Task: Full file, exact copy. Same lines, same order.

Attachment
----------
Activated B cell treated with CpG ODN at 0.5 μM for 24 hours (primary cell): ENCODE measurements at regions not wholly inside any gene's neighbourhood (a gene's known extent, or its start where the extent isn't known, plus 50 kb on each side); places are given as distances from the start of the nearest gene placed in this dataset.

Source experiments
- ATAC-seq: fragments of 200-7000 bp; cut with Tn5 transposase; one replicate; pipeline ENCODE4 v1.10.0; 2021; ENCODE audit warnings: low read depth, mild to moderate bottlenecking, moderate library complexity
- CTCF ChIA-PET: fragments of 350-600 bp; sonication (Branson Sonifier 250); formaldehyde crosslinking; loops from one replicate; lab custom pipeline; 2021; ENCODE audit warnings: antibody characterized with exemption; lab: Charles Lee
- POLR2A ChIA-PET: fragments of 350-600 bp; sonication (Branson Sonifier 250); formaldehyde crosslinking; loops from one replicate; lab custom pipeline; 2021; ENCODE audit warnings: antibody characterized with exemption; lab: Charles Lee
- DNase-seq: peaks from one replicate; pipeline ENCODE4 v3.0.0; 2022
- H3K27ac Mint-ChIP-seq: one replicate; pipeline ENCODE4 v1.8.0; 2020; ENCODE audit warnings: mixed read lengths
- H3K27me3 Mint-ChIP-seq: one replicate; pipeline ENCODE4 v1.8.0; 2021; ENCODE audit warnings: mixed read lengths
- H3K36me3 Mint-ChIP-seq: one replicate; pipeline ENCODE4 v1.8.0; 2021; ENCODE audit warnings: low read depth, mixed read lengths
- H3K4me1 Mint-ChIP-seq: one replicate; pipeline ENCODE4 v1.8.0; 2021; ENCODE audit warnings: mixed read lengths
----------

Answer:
Activated B cell treated with CpG ODN at 0.5 μM for 24 hours (primary cell): ENCODE measurements at regions not wholly inside any gene's neighbourhood (a gene's known extent, or its start where the extent isn't known, plus 50 kb on each side); places are given as distances from the start of the nearest gene placed in this dataset.

Source experiments
- ATAC-seq: fragments of 200-7000 bp; cut with Tn5 transposase; one replicate; pipeline ENCODE4 v1.10.0; 2021; ENCODE audit warnings: low read depth, mild to moderate bottlenecking, moderate library complexity
- CTCF ChIA-PET: fragments of 350-600 bp; sonication (Branson Sonifier 250); formaldehyde crosslinking; loops from one replicate; lab custom pipeline; 2021; ENCODE audit warnings: antibody characterized with exemption; lab: Charles Lee
- POLR2A ChIA-PET: fragments of 350-600 bp; sonication (Branson Sonifier 250); formaldehyde crosslinking; loops from one replicate; lab custom pipeline; 2021; ENCODE audit warnings: antibody characterized with exemption; lab: Charles Lee
- DNase-seq: peaks from one replicate; pipeline ENCODE4 v3.0.0; 2022
- H3K27ac Mint-ChIP-seq: one replicate; pipeline ENCODE4 v1.8.0; 2020; ENCODE audit warnings: mixed read lengths
- H3K27me3 Mint-ChIP-seq: one replicate; pipeline ENCODE4 v1.8.0; 2021; ENCODE audit warnings: mixed read lengths
- H3K36me3 Mint-ChIP-seq: one replicate; pipeline ENCODE4 v1.8.0; 2021; ENCODE audit warnings: low read depth, mixed read lengths
- H3K4me1 Mint-ChIP-seq: one replicate; pipeline ENCODE4 v1.8.0; 2021; ENCODE audit warnings: mixed read lengths